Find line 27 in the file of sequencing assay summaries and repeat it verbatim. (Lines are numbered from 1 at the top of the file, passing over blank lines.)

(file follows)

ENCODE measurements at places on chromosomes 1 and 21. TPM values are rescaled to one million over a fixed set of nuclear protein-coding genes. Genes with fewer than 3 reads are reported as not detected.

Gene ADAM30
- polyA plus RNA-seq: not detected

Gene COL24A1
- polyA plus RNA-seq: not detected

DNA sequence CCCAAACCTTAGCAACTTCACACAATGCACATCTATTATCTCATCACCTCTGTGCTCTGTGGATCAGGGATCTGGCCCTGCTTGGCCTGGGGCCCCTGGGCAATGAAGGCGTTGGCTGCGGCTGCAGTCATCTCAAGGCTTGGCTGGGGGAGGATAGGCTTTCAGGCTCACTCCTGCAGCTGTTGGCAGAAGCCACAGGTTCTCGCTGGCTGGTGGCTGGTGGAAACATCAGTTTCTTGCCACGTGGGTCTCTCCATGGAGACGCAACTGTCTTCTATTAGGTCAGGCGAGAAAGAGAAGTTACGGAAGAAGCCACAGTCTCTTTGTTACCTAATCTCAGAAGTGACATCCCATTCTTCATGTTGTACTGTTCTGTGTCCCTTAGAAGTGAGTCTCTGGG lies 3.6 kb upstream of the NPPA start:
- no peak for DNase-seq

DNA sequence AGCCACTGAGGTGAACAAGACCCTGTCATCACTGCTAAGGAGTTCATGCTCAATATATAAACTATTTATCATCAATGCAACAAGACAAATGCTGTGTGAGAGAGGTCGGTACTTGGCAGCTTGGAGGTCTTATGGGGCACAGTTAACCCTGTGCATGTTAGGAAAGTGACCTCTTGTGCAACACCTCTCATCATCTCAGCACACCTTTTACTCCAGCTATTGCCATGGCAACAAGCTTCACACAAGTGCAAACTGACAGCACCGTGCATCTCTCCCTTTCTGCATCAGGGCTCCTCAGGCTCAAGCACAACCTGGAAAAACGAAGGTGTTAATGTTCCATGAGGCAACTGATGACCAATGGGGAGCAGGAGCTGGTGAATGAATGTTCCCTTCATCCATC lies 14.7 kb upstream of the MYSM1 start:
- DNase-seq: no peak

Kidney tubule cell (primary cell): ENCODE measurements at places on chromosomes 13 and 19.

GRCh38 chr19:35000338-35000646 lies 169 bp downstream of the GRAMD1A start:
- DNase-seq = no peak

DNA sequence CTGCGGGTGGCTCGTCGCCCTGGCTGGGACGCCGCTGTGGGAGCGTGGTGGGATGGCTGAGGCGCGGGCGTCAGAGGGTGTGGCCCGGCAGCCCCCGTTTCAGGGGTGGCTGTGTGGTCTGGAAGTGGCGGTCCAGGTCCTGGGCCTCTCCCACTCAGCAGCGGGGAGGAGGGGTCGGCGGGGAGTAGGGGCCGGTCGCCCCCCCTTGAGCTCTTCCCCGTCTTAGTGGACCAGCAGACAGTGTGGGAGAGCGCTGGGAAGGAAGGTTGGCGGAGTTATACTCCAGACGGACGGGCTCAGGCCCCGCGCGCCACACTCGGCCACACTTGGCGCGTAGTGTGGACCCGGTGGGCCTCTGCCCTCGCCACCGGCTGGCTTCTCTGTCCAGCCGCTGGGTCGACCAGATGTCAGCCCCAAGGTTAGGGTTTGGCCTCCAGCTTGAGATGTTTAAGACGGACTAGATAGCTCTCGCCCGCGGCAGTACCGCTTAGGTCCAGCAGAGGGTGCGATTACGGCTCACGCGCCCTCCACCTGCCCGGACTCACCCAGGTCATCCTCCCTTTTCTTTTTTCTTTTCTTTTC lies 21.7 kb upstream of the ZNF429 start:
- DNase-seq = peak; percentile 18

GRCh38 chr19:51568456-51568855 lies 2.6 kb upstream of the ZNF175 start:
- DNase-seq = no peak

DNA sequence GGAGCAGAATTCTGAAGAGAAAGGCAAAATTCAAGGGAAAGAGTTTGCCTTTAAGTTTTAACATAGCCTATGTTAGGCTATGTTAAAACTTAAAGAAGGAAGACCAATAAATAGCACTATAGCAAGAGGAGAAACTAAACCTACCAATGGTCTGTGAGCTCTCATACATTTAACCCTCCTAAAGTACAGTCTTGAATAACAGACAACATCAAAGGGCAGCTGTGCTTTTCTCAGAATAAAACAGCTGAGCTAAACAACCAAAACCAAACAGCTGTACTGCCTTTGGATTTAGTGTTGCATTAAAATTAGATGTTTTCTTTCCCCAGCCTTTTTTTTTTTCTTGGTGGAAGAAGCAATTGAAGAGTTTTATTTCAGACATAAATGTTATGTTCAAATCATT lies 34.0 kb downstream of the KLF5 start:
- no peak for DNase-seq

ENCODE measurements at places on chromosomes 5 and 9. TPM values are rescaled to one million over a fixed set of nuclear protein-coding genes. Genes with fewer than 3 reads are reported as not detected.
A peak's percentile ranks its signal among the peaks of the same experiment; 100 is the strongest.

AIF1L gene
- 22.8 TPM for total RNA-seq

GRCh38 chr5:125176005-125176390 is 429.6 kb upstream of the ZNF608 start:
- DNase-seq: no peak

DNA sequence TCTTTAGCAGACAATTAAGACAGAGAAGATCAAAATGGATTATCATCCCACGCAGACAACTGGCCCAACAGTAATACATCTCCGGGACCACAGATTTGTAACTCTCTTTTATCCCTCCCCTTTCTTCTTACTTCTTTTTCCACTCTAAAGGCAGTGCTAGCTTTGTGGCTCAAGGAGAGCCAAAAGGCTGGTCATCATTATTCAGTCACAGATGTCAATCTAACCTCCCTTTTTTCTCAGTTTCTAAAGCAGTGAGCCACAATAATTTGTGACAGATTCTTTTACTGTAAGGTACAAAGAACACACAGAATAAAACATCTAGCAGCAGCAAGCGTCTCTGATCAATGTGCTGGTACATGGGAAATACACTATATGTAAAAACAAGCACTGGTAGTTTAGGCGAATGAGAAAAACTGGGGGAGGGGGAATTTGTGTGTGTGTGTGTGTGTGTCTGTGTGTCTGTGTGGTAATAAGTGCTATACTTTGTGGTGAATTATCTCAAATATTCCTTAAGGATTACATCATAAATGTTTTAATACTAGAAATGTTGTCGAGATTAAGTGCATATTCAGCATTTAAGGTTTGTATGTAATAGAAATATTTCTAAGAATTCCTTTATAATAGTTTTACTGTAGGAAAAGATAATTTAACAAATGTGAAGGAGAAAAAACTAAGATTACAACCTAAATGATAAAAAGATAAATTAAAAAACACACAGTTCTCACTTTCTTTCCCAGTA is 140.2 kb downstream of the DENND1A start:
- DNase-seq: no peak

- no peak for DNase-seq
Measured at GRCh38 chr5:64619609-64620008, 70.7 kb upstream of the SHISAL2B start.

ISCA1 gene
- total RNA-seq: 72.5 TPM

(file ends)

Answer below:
- no peak for DNase-seq